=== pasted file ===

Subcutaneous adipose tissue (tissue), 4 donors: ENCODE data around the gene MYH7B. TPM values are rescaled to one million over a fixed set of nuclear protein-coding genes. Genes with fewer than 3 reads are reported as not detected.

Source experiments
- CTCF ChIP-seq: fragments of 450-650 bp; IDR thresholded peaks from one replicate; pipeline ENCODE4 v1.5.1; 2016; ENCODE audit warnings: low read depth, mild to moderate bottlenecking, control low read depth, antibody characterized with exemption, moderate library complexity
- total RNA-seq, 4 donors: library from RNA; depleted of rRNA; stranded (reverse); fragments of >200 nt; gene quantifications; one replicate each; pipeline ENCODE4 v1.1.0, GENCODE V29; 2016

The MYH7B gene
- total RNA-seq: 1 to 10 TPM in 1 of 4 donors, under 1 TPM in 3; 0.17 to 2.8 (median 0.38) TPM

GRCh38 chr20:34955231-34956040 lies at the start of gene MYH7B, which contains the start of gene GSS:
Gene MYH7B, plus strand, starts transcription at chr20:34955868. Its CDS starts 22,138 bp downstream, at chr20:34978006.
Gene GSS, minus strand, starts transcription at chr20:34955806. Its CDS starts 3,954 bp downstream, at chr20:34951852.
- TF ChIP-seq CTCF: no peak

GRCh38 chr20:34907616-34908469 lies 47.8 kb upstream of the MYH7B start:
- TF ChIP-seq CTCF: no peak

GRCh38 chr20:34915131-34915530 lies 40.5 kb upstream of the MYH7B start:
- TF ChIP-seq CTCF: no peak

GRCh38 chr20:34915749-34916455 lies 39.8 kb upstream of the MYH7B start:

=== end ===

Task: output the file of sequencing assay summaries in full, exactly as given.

Subcutaneous adipose tissue (tissue), 4 donors: ENCODE data around the gene MYH7B. TPM values are rescaled to one million over a fixed set of nuclear protein-coding genes. Genes with fewer than 3 reads are reported as not detected.

Source experiments
- CTCF ChIP-seq: fragments of 450-650 bp; IDR thresholded peaks from one replicate; pipeline ENCODE4 v1.5.1; 2016; ENCODE audit warnings: low read depth, mild to moderate bottlenecking, control low read depth, antibody characterized with exemption, moderate library complexity
- total RNA-seq, 4 donors: library from RNA; depleted of rRNA; stranded (reverse); fragments of >200 nt; gene quantifications; one replicate each; pipeline ENCODE4 v1.1.0, GENCODE V29; 2016

The MYH7B gene
- total RNA-seq: 1 to 10 TPM in 1 of 4 donors, under 1 TPM in 3; 0.17 to 2.8 (median 0.38) TPM

GRCh38 chr20:34955231-34956040 lies at the start of gene MYH7B, which contains the start of gene GSS:
Gene MYH7B, plus strand, starts transcription at chr20:34955868. Its CDS starts 22,138 bp downstream, at chr20:34978006.
Gene GSS, minus strand, starts transcription at chr20:34955806. Its CDS starts 3,954 bp downstream, at chr20:34951852.
- TF ChIP-seq CTCF: no peak

GRCh38 chr20:34907616-34908469 lies 47.8 kb upstream of the MYH7B start:
- TF ChIP-seq CTCF: no peak

GRCh38 chr20:34915131-34915530 lies 40.5 kb upstream of the MYH7B start:
- TF ChIP-seq CTCF: no peak

GRCh38 chr20:34915749-34916455 lies 39.8 kb upstream of the MYH7B start: